Paonta Sahib (Himachal Pradesh), March 14 (IANS) Sweet, heart-shaped red strawberries grown in hills around this Himachal Pradesh town are much in demand in north Indian cities and the growers are more happy this year as production has been optimal owing to congenial weather.
But they reiterate their demand that the government should import tissue culture plants to strengthen the ailing strawberry industry.
“This year the production of strawberries is good in the region compared to the last year and the farmers are getting good prices too,” prominent strawberry grower Sanjay Aggarwal, whose farm is located in Majra village, some 12 km from here in Sirmaur district, told IANS.
He said a majority of the fruit from here is heading to the Dehradun wholesale market in Uttarakhand from where it will go to Delhi and parts of Punjab and Haryana.
Strawberries are mainly grown in temperate areas of Sirmaur, which accounts for more than 90 percent of the total yield in the state.
Growers say the strawberries grown in the hills command greater demand than those in the plains, owing to high quality and longer shelf life.
At least 250 growers in the state are farming strawberries on less than 60 hectares.
The heart of this activity is along a 15 km stretch from Paonta Sahib to Dhaula Kuan in Sirmaur district where 35 farmers are involved in its cultivation.
Estimates with the state horticulture department say the total production in the Paonta Sahib area is expected to be around 85 tonnes, which is 25 tonnes more than in the last year.
The strawberries are also grown in Kullu, Una, Shimla and Kangra districts of the state.
Its production in the state was 500 tonnes last year and is expected this year to be 25 to 30 percent higher than the previous year. The output was 466 tonnes in 2010-11.
The strawberry crop starts arriving in the market in the end of February and its harvesting will continue till first week of May.
“We are harvesting 200 to 300 trays of strawberry every day. We are getting good prices this year,” said grower Lekh Raj.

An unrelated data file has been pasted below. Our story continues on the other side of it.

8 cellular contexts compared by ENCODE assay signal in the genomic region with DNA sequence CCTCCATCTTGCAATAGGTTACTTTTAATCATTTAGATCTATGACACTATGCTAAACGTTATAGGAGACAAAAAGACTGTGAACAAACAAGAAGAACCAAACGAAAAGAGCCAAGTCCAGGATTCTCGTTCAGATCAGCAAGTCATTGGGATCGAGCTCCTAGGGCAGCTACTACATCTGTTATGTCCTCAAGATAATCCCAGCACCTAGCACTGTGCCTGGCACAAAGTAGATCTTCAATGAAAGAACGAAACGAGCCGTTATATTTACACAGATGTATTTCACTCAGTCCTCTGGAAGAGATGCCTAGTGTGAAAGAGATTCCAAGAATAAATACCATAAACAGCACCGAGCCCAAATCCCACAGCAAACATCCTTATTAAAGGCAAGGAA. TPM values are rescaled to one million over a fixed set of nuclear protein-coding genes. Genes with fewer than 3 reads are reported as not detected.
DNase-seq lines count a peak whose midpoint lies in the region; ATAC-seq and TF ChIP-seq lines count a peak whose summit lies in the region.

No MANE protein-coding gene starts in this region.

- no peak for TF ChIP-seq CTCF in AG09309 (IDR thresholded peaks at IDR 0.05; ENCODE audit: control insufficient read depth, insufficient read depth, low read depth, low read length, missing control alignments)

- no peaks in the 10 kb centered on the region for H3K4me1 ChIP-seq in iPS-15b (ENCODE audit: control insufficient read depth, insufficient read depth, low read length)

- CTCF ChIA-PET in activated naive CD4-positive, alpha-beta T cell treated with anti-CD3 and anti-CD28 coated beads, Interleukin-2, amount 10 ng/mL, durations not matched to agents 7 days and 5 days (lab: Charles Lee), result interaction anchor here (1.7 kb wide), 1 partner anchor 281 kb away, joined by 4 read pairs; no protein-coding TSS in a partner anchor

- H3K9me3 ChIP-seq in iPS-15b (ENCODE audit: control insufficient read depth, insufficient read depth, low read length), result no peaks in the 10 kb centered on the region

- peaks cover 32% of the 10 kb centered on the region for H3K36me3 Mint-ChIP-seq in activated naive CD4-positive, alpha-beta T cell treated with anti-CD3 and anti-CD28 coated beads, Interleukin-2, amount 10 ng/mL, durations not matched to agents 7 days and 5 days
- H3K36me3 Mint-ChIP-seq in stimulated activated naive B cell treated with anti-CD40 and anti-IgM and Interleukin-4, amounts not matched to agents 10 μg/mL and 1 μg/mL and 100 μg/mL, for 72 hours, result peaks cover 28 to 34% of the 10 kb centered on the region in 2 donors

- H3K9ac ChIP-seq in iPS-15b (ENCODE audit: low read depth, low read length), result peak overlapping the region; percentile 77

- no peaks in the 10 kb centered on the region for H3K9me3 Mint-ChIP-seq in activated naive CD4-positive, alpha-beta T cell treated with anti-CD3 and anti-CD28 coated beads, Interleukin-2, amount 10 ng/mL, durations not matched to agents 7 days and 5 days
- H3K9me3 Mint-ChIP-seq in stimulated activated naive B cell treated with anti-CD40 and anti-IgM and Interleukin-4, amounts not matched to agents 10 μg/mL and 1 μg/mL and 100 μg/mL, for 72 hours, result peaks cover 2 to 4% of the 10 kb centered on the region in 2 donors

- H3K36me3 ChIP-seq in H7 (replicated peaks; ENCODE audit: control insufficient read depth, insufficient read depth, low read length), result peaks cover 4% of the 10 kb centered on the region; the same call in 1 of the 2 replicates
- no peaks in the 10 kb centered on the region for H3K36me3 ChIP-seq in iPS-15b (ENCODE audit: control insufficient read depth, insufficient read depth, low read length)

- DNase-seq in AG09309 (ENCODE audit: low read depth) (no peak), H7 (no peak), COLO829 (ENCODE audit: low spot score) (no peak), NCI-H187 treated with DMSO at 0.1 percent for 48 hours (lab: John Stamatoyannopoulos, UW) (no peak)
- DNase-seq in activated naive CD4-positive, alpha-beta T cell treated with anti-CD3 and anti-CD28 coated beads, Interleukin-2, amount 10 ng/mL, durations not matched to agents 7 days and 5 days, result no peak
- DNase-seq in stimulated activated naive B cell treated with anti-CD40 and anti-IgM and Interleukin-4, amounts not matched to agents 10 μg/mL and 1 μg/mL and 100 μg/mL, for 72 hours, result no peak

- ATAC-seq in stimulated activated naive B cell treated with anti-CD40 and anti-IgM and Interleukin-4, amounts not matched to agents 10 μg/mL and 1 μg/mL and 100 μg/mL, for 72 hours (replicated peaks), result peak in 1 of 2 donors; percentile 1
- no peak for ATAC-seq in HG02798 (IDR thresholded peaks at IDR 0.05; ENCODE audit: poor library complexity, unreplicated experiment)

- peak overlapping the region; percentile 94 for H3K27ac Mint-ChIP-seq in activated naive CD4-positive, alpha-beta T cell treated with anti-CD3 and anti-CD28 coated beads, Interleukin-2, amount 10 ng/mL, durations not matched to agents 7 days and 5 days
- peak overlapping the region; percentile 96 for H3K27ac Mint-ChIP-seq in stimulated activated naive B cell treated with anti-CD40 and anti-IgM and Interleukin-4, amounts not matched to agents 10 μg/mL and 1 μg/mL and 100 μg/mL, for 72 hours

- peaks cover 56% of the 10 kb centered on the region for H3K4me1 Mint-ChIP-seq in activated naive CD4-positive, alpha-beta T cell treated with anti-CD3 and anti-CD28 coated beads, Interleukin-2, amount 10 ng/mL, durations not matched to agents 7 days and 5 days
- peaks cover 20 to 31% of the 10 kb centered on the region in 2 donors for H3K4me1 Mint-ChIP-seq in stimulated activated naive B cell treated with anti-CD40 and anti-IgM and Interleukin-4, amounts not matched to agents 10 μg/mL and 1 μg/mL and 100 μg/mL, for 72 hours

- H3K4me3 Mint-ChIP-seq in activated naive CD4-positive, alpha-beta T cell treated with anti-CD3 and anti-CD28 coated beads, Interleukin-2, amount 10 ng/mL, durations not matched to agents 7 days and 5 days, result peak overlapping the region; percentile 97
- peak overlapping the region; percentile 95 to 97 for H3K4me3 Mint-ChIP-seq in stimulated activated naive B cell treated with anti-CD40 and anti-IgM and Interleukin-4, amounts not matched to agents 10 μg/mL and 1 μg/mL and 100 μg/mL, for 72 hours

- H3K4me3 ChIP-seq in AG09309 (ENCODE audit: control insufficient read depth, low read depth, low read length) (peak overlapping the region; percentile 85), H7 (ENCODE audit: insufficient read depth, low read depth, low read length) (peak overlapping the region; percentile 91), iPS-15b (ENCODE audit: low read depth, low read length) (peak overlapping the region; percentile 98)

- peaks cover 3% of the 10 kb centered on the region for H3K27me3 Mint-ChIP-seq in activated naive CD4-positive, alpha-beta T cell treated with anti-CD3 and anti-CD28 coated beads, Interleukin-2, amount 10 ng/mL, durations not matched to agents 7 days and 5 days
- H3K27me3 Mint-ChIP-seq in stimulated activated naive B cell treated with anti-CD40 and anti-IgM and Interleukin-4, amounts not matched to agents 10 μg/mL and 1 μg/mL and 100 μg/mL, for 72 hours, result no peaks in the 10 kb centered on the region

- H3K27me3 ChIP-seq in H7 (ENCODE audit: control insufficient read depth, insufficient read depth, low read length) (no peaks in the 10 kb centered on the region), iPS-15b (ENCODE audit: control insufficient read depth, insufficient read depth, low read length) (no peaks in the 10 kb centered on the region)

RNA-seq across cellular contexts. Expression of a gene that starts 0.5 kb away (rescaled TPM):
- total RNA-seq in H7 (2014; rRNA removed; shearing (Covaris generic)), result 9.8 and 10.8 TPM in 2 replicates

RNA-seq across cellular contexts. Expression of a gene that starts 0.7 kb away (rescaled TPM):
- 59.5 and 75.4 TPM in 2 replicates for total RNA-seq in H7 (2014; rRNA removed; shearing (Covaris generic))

He said the price of a tray — each 250 gm – ranges between Rs.80 and Rs.90 in the wholesale market. The early varieties fetched Rs.100 to Rs.120 per tray.
Traders in Dehradun say the demand is high owing to the onset of the wedding season.
“The demand for strawberries is quite high. On an average, we are daily supplying 1,000 to 1,500 trays to Delhi alone,” said trader Naveen Soni, adding the demand is also good in Chandigarh, Punjab and Haryana.
The hill state is known for growing late varieties like ‘Sweet Charlie’ and ‘Chandler’ that command much demand in the fruit processing industry.
Aggarwal said the state horticulture department has invested in developing facilities like tissue culture labs but failed to introduce high-yield varieties that can be grown round the year and should provide imported tissue culture plants to strengthen the ailing industry.
Earlier, he said, there were 55 to 60 growers in the Paonta Sahib area alone. Now they have been reduced to 35. The farmers are opting other remunerative crops.
Studies conducted by state-run CSK Himachal Pradesh Krishi Vishvavidyalaya Hill Agricultural Research and Extension Centre in Dhaula Kuan said a majority of strawberry cultivators in the Paonta Sahib block had around 0.08 hectares for it.
Its cultivation encounters higher labour and capital requirements, besides risky nature of the crop owing to shorter shelf life of fruits and marketing problems.
Amit Kishore of Sainwala village first planted the juicy fruit in 1994 on his farm near here, with planting material imported from California.
State Horticulture Minister Vidya Stokes, who is a known apple grower in the country, informed the assembly last week that the state is providing 50 percent subsidy or the maximum Rs.140,000 per hectare to the strawberry growers for drip irrigation and mulching.
She said there is also a plan to start cultivation of white strawberry and expand the existing area.
Himachal Pradesh’s fruit economy is worth Rs.3,500 crore ($520 million) and while apples alone constitute 89 percent, strawberries, pears, peaches, cherries, apricots, kiwis, olives, almonds and plums are the major commercial crops.
(Vishal Gulati can be contacted at email@example.com)